Google LLC is an American multinational technology company that specializes in Internet-related services and products, which include online advertising technologies, a search engine, cloud computing, software, and hardware. It is considered one of the five Big Tech companies along with Amazon, Facebook, Apple, and Microsoft.
Google was founded in September 1998 by Larry Page and Sergey Brin while they were Ph.D. students at Stanford University in California. Together they own about 14% of its shares and control 56% of the stockholder voting power through super-voting stock. Google was incorporated in California on September 4, 1998. Google was then reincorporated in Delaware on October 22, 2002. In July 2003, Google moved to its headquarters in Mountain View, California, nicknamed the Googleplex. The company became a public company via an initial public offering (IPO) on August 19, 2004. In October 2015, Google reorganized as a subsidiary of a conglomerate called Alphabet Inc. Google is Alphabet’s largest subsidiary and is a holding company for Alphabet’s Internet interests. Sundar Pichai was appointed CEO of Google, replacing Larry Page, who became the CEO of Alphabet. In 2021, the Alphabet Workers Union was founded, mainly composed of Google employees.
The company’s rapid growth since incorporation has included products, acquisitions, and partnerships beyond Google’s core search engine, (Google Search). It offers services designed for work and productivity (Google Docs, Google Sheets, and Google Slides), email (Gmail), scheduling and time management (Google Calendar), cloud storage (Google Drive), instant messaging and video chat (Google Duo, Hangouts, Google Chat, and Google Meet), language translation (Google Translate), mapping and navigation (Google Maps, Waze, Google Earth, and Street View), podcast hosting (Google Podcasts), video sharing (YouTube), blog publishing (Blogger), note-taking (Google Keep and Jamboard), and photo organizing and editing (Google Photos). The company leads the development of the Android mobile operating system, the Google Chrome web browser, and Chrome OS, a lightweight operating system based on the Chrome browser. Google has moved increasingly into hardware; from 2010 to 2015, it partnered with major electronics manufacturers in the production of its Google Nexus devices, and it released multiple hardware products in October 2016, including the Google Pixel line of smartphones, Google Home smart speaker, Google Wifi mesh wireless router, and Google Daydream virtual reality headset. Google has also experimented with becoming an Internet carrier (Google Fiber, Google Fi, and Google Station).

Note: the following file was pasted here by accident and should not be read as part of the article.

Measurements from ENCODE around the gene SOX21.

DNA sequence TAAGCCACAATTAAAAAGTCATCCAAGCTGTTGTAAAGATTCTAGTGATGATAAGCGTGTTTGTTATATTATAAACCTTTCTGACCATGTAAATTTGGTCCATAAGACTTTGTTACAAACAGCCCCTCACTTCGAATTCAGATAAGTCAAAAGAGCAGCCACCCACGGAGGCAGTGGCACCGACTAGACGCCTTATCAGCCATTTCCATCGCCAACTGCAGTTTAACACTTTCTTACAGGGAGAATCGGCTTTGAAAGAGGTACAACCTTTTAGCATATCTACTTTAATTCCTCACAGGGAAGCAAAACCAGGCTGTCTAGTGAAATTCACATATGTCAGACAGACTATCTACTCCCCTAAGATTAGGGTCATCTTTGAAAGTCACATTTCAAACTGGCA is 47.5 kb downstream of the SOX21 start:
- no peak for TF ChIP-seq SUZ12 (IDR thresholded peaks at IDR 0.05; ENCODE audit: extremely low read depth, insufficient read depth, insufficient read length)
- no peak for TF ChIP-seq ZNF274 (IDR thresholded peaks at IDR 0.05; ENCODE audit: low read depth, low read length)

On the list of most valuable brands, Google is ranked second by Forbes and fourth by Interbrand. It has received significant criticism involving issues such as privacy concerns, tax avoidance, antitrust, censorship, and search neutrality.
|Formerly||Google Inc. (1998–2017)|
|Founded||September 4, 1998[a] in Menlo Park, California, United States|
|Products||List of products|
|Revenue||182,527,000,000 United States dollar (2020)|
|41,224,000,000 United States dollar (2020)|
|40,269,000,000 United States dollar (2020)|
|Total assets||319,616,000,000 United States dollar (2020)|
Number of employees
|Footnotes / references
Google began in January 1996 as a research project by Larry Page and Sergey Brin when they were both PhD students at Stanford University in California. The project initially involved an unofficial “third founder”, Scott Hassan, the original lead programmer who wrote much of the code for the original Google Search engine, but he left before Google was officially founded as a company; Hassan went on to pursue a career in robotics and founded the company Willow Garage in 2006.
While conventional search engines ranked results by counting how many times the search terms appeared on the page, they theorized about a better system that analyzed the relationships among websites. They called this algorithm PageRank; it determined a website’s relevance by the number of pages, and the importance of those pages that linked back to the original site. Page told his ideas to Hassan, who began writing the code to implement Page’s ideas.